Investigators seeking to pinpoint the cause of a natural gas explosion Monday that killed an elderly Irvington woman focused their attention yesterday on the gas stove that was found on top of her when rescue workers dug her body from the rubble.
"The stove is what we're interested in," said John A. Metzger, a spokesman for Baltimore Gas and Electric Co.
But investigators from both the utility and the Fire Department said the mound of debris that was once a two-story, brick row house at 321 Martingale Ave. was too unsteady for them to work in safely until some of the rubble was removed or shored up.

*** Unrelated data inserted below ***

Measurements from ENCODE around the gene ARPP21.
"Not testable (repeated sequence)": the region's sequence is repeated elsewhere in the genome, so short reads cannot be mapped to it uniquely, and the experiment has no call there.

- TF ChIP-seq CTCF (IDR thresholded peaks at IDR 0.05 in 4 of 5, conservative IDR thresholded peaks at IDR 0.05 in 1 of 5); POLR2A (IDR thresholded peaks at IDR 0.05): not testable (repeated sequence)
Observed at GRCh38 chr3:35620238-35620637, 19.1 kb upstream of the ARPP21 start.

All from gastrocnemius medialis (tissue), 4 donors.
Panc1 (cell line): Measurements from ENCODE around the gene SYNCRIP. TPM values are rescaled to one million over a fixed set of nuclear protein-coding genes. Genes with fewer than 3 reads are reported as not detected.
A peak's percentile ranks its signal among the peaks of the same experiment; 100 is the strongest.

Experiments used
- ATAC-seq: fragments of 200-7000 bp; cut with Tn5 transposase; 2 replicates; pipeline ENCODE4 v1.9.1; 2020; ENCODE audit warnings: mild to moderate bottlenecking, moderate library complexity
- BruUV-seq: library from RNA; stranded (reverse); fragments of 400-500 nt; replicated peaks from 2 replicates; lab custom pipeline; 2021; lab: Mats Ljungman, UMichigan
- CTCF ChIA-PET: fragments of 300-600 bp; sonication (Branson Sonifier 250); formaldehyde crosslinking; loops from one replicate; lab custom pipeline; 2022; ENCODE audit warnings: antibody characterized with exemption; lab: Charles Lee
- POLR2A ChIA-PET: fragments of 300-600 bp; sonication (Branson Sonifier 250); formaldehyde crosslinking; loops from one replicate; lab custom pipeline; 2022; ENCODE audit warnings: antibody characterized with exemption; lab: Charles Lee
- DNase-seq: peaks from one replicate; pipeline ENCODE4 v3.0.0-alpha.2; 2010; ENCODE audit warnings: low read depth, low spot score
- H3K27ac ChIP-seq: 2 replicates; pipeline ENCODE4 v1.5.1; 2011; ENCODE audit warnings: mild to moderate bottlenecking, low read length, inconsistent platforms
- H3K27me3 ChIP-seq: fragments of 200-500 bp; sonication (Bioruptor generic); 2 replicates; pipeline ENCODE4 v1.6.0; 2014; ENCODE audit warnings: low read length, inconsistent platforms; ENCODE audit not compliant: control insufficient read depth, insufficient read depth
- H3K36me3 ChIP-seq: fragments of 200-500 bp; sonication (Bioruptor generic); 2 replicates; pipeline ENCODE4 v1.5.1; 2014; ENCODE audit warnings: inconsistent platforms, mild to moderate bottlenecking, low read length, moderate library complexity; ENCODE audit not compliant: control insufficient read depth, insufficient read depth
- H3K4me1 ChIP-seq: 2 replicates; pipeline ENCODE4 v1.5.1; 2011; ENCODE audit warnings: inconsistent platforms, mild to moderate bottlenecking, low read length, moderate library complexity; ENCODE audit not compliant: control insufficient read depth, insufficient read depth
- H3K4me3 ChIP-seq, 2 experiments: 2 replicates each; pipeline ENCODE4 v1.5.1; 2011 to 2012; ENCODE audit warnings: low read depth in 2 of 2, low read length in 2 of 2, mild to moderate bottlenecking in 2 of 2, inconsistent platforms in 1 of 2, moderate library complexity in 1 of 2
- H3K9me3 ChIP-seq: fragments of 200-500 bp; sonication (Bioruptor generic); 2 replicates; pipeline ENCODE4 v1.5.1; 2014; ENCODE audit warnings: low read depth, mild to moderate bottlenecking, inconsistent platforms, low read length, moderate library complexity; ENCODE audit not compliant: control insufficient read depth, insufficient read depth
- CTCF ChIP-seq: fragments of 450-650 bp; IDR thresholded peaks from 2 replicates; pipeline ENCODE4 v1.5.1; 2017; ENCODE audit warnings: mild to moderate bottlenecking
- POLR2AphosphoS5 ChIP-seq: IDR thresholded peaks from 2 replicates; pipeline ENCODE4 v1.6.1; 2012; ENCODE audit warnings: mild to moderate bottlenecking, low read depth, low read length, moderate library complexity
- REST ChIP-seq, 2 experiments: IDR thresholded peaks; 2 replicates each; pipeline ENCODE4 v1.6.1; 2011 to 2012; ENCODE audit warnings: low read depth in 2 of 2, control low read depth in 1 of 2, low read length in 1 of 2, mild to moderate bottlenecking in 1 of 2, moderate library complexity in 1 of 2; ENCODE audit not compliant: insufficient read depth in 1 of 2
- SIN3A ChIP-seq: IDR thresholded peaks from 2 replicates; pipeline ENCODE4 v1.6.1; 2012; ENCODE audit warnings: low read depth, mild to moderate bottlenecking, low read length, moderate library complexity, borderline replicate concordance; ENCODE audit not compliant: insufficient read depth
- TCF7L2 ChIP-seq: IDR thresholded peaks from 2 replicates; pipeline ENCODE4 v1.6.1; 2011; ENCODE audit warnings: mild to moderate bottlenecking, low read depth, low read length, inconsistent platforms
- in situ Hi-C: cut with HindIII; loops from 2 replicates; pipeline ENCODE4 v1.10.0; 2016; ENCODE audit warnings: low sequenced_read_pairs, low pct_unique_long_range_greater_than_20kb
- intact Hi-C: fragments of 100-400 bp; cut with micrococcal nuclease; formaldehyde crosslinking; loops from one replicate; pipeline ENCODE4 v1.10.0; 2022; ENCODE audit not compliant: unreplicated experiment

The blast that killed Marian Wilderson, 85, also injured two other residents of the quiet neighborhood. Moments before the explosion, neighbors had called the utility to report a strong odor of gas in the area.
"All we're saying is that it was an accumulation of natural gas from an unknown source," said Capt. Patrick P. Flynn, a Fire Department spokesman.
"From all indications, she must have turned something on and didn't light it -- and then all it takes is a spark, a light, even a refrigerator turning on."
Mr. Metzger said BG&E crews had completed testing all lines in the area yesterday and found "no leak anywhere in our lines up to and including the meter in the basement" at Mrs. Wilderson's house.
Any leak would have been in the lines to Mrs. Wilderson's gas appliances, but he said the cause was "more likely improper use of equipment."